Why It Works
- Cooking the eggs at a carefully controlled below-boiling temperature produces the silkiest, most custardy eggs, with tender whites and warm, runny yolks.
- A mixture of soy, mirin, and sugar is blended with dashi to create a deeply flavorful broth in no time.
Onsen tamago, a softly cooked egg in flavorful soy broth, is a popular breakfast item in Japan. Traditionally, it's made by cooking the eggs in hot geothermal spa water, but it's just as easy to make it at home. All you need are a pot and a digital thermometer. Here's how to do it.
- For the Eggs:
- 4 large eggs
- For the Broth (optional; see note about substituting instant dashi):
- 2 tablespoons (30ml) mirin
- 2 teaspoons (8g) sugar
- 1/2 cup (120ml) soy sauce
- 3/4 cup (180ml) homemade or instant dashi
- Thinly sliced scallions, for garnish
For the Eggs, If Using an Immersion Circulator: Following manufacturer's instructions, preheat water bath to 167°F (75°C). When water is ready, add shell-on eggs and cook for 13 minutes. Transfer to an ice bath to chill. Eggs can be refrigerated, shell on, for up to 2 days.
For the Eggs, If Using a Pot and an Instant-Read Digital Thermometer: Fill a large pot with water and bring to 167°F (75°C). Add shell-on eggs and cook for 13 minutes, adjusting heat as necessary to maintain temperature. Alternatively, transfer hot water to a cooler, add eggs, and cook for 13 minutes, using extra boiling or cold water to adjust heat to maintain 167°F. A small fluctuation of a degree or two up or down is okay; just do your best to maintain the temperature the entire time. Transfer eggs to an ice bath to chill. Eggs can be refrigerated, shell on, for up to 2 days.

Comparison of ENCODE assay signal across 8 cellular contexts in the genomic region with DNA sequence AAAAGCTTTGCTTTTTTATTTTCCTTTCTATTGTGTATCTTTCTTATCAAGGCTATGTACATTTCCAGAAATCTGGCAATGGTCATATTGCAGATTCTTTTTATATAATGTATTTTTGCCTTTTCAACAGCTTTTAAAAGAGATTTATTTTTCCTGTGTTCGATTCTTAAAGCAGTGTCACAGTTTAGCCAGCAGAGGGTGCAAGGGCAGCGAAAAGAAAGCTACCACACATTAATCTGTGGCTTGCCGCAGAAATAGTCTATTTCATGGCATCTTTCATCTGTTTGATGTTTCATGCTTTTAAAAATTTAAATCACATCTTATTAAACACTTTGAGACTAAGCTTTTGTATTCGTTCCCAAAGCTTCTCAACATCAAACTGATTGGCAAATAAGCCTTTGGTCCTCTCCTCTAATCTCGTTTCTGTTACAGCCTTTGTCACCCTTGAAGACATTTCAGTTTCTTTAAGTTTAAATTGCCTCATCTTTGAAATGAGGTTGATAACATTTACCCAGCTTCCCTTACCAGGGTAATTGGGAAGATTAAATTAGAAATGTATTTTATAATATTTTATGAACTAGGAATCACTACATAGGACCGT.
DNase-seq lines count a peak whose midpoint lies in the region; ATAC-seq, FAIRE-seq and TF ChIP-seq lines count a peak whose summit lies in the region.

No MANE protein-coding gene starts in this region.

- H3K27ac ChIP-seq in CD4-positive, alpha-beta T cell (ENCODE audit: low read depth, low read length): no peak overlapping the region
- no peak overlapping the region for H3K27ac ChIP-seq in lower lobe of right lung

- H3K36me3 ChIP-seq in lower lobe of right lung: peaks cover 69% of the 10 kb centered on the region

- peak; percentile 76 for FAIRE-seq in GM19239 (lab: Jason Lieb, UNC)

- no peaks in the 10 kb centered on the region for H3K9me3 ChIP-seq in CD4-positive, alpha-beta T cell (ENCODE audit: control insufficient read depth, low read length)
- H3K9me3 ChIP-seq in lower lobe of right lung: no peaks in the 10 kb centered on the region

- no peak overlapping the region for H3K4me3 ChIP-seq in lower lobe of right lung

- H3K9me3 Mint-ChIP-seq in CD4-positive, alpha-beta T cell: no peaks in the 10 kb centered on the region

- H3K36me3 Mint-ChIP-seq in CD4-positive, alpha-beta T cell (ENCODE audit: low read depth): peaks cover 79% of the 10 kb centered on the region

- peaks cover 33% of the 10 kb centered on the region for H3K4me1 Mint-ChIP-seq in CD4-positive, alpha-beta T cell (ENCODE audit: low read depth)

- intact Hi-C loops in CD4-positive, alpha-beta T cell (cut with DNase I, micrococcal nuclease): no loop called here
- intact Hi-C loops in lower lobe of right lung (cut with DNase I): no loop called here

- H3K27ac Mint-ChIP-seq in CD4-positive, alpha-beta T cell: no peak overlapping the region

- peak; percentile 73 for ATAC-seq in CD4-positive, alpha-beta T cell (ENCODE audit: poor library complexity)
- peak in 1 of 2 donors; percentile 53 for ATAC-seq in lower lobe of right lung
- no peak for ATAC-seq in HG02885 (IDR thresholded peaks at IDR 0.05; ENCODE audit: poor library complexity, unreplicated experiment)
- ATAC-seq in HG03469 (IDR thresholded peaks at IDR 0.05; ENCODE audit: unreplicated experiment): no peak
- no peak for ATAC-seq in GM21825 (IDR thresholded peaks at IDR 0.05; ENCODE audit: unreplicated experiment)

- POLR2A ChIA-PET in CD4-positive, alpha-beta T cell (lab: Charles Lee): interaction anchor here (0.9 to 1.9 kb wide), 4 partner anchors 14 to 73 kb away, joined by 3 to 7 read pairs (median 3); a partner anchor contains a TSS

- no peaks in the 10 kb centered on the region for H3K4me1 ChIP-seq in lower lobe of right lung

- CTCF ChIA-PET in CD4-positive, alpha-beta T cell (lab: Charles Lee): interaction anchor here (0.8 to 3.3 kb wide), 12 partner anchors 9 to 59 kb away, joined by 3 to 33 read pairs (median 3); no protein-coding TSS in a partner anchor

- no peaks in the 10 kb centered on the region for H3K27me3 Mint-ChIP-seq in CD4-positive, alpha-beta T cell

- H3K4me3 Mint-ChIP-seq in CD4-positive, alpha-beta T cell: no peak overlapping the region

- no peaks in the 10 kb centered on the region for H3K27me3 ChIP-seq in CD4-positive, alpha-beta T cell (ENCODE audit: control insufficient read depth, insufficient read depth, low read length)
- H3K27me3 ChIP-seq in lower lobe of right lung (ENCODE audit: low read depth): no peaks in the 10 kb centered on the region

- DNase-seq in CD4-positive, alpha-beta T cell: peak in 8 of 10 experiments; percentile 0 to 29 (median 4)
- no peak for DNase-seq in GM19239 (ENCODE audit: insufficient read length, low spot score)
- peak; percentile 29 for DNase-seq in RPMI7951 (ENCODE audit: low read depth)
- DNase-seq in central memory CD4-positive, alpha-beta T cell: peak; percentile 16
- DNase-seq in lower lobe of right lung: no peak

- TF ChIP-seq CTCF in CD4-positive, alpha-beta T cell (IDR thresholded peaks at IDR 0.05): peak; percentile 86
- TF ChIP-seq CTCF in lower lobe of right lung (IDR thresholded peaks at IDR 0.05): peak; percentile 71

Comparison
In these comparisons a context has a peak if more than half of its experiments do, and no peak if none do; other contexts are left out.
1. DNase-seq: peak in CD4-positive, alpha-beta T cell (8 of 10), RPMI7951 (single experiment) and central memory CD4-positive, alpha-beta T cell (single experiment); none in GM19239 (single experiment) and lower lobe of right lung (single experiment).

For the Soy-Dashi Broth (optional): While eggs cook, bring mirin to a simmer over medium heat in a small saucepan. Add sugar and stir to dissolve. Add soy sauce, stir well, and bring to a simmer. Remove this kaeshi mixture from heat and transfer to refrigerator to cool.
When ready to serve, combine 1/4 cup kaeshi (soy-mirin) mixture with 3/4 cup dashi. Any additional kaeshi and dashi can be reserved for another use. (Mixed together, as in this recipe, they make an excellent cold dipping broth for chilled soba or udon noodles.)
Working with one at a time, carefully crack eggs and peel off enough of the shell to slide the egg out into a small mixing bowl. Using a spoon and/or a clean paper towel, carefully separate soft-cooked egg from any loose whites. Slide each egg into a small serving bowl, pour broth around it, and garnish with scallions. Serve.
These eggs can be used to garnish rice bowls, ramen, or any number of other dishes, or they can be served on their own with light soy broth (recipe included). For the broth, you can use an equal quantity of instant dashi in place of the from-scratch dashi here, with excellent results. Feel free to play with the ratio of the soy-mirin concentrate and dashi, using more dashi for a lighter, less salty broth, or less dashi for a more intense flavor.